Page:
PIRTLE standing near their home on West Third Street.

Eddie George to speak at FHU Sports Benefit Former Heisman Trophy winner and NFL Pro-Bowler Eddie George will be the featured speaker at the 2011 FreedHardeman University Sports Advisory Council Benefit Dinner. The dinner is scheduled for April 15, 2011, and will include a silent auction and live auction of sports memorabilia and other items before George’s keynote address. George was a four-year letterman at running back for the Ohio State Buckeyes, winning the Heisman Trophy in 1995 after rushing for a school record 1,927 yards and 24 touchdowns. He left Ohio State ranking second in program history in rushing yards (3,768) and third in rushing touchdowns (44) and was drafted in 1995 with the 14th overall pick by the Houston Oilers, who soon relocated to Nashville as the franchise was renamed the Tennessee Titans. “Eddie George is an exceptional athlete but, more importantly, he is an exceptional person,” said Freed-Hardeman

life for all Americans. George, who recently received his MBA from the Kellogg School of Management at Northwestern University in Chicago, understands that he is mostly known for his athletic accomplishments. “Since I’m mostly known for winning on the football field, a lot of people seem surprised when they hear that I’ve used my education, experience and passion to build these exciting businesses. They say ‘you’re a See GEORGE, Page 3-A

Brush fire threatens homes, Saturday Photos by James A. Webb, Independent

A brush fire Saturday afternoon threatened several homes before quick work by county firemen brought the blaze under control. According to County Fire Chief Jim Vest, the fire broke out at approximately 12:30 p.m. behind the Chester County Solid Waste collection center on Talley Store Road, burning toward homes along Highway 100. Units from Station One, Hilltop, Jacks Creek, and Enville, as well as State Forestry, responded to the blaze which consumed about five to six acres. The entire region of West Tennessee was on alert as lack of rainfall sparked wildfires thatspread across Madison and Lauderdale counties threatening homes this past week.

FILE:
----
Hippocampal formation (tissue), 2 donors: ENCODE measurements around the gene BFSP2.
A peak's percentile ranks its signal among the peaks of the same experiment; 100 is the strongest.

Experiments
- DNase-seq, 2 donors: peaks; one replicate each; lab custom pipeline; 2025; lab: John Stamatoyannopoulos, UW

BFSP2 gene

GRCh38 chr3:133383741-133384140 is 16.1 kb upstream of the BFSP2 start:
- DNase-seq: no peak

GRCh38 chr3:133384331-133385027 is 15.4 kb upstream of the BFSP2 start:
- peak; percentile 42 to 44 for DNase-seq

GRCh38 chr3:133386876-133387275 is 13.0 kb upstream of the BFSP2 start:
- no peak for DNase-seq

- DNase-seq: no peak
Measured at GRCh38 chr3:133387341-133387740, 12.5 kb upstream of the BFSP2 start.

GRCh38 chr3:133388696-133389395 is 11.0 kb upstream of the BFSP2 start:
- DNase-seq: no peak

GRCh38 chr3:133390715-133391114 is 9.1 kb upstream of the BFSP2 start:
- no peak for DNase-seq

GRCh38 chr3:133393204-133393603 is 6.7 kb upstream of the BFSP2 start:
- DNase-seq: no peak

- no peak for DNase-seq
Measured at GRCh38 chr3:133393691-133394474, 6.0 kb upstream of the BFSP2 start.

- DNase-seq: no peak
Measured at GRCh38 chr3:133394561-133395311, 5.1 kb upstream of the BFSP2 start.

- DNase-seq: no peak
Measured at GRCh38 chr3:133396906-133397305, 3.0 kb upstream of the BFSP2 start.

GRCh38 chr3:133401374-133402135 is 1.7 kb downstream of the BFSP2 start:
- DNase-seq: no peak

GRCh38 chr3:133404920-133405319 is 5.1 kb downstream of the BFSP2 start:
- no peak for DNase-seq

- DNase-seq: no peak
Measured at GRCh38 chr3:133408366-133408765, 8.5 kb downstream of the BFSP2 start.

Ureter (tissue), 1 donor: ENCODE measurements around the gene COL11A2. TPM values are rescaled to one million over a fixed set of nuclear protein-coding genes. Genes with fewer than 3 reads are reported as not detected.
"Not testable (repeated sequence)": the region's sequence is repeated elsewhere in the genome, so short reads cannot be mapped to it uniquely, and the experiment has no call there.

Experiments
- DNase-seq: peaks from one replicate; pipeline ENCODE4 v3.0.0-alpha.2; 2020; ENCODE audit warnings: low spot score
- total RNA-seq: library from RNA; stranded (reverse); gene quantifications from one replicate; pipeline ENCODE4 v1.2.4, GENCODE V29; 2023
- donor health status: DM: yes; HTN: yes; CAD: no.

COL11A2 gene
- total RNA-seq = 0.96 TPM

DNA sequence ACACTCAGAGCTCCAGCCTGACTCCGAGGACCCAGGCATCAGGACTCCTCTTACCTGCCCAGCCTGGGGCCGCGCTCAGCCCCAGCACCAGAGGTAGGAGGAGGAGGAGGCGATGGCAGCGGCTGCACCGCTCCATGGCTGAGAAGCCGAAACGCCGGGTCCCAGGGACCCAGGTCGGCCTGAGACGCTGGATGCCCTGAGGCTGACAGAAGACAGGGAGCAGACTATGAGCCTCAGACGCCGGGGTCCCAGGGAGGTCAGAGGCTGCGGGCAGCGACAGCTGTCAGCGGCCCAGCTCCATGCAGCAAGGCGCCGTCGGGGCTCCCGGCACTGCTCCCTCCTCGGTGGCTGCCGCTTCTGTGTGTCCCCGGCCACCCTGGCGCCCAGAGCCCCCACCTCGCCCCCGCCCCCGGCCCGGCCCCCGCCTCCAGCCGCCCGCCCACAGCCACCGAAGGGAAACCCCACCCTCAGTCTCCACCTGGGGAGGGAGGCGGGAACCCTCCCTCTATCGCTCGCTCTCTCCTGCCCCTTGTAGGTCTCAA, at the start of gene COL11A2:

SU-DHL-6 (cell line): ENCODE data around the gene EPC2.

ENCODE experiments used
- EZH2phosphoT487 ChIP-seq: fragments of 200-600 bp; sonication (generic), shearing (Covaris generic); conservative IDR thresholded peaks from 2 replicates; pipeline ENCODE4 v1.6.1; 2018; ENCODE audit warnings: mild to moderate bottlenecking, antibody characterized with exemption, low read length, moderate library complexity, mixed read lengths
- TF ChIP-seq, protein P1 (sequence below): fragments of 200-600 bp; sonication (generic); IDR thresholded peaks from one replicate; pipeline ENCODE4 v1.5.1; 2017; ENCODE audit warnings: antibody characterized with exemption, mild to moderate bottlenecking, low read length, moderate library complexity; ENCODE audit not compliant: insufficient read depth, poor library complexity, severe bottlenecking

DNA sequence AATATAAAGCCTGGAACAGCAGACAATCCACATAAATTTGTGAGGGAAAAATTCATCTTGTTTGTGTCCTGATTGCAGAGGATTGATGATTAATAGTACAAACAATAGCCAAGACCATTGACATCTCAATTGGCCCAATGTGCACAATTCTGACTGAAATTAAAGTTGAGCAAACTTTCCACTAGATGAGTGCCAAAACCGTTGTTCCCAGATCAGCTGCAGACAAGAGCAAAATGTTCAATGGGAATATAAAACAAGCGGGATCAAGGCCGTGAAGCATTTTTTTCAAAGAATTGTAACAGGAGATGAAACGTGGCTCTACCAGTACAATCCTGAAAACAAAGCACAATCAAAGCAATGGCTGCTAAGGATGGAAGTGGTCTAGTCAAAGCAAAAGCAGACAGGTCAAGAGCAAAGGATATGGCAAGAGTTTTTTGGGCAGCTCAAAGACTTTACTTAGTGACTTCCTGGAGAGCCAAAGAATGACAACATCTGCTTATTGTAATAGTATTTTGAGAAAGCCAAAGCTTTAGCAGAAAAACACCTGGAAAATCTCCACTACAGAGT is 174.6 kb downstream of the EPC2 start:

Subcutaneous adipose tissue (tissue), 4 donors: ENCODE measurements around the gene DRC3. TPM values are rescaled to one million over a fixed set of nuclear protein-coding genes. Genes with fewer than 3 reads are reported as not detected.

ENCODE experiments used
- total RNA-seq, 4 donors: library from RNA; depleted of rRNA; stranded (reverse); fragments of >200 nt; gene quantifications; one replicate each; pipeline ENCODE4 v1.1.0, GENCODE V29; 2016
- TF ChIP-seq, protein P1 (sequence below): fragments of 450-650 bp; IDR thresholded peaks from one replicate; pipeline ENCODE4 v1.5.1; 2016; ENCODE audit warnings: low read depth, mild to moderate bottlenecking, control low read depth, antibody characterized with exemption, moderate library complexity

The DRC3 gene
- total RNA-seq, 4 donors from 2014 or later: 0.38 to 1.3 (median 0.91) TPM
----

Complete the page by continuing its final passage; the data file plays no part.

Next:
Page 2-A CHESTER COUNTY INDEPENDENT • Thursday, October 28, 2010

Flames engulf Deanburg mobile home Photo by Whitney Brant, Independent

A fellow neighbor tried to save what is left of this Deanburg mobile home Tuesday afternoon as a fire extinguished the 2805 Deanburg Road residence. What ignited the fire was not known at press time Tuesday afternoon.

Chester County to debut “Ladies Day Out” The Chester County Drama Department and Coordinated School Health have partnered together to host the first “Ladies Day Out” on Saturday, Nov. 20. The event will be held at Chester County High School. The day begins at 9 a.m. with workshops geared especially towards women’s issues. Then at 11:30 a.m., lunch will be provided as “Cancer Queens” of Tennessee take the stage. Next, you can shop ‘til you drop at the women’s expo. There will be more than 30 area vendors available to you. Everything from jewelry, make-up, spas, home décor, and crafts will be

featured. The day will conclude with the women of Chester County presenting “Steel Magnolias” at 2 p.m. Cost is $15 each. Parties of 10 or more will

be given the discounted rate of $12 per ticket. Contact Chester County High School at 989-8125 or Heather Griffin at 9895148 to reserve your tickets.


CHESTER COUNTY INDEPENDENT • Thursday, October 28, 2010

School board scheduled to meet The Chester County school board will meet in regular session at 7 p.m. Monday, Nov. 1. Their agenda includes considering policy manual changes, discuss federal education jobs program and report on projects and events. Cherrie Pipkin currently serves as interim superin-

tendent of the Chester County School Board. The board members include the following: Bob Moore, Sam Jones, Dwight Bingham, Glenn Naylor, Ronald Jones, and Norris Frank. The pubic, as always, is invited to attend the meetings.

Miss Henderson Pageant is Thursday at Williams Auditorium Photo by James A. Webb, Independent

One of these lovely young ladies will soon wear the crown as the next Miss Henderson. The pageant is at 7 p.m. tonight, Thursday, at Williams Auditorium. Admission is $5 for school age children and adults, and $3 for children age 5 and under. All proceeds from the event go to CCHS Student Council Scholarships. Contestants include Taylor Watson, Bailey Henley, Iesha Sims, Logan McEarl, Alyssa Gately, Elizabeth Morris, Caitlin Hill, Taylor Clayton, Ashtyn Walker, Taylor Henry, Reneshia Boyd, Jessica Weeks, Katie Hatch, Taylar Webster, Morgan Williams, Taylor Fortune, Lauren Mobley, Kelsey Geary, Allison Gladish, Daela Whited, Brandi Maness, Peyton Jenkins, Brooke Seratt, Bethany Blackstock, Angel (Beth) Flatt, Madison Hurst, Macy Bolton, Brionna Welch, Piper Davis, Elizabeth (Brooke) McAdams, Natasha Turner, Paisley Emison, Haley Wilson, Kimberlee Byrd, and Ashley Swope.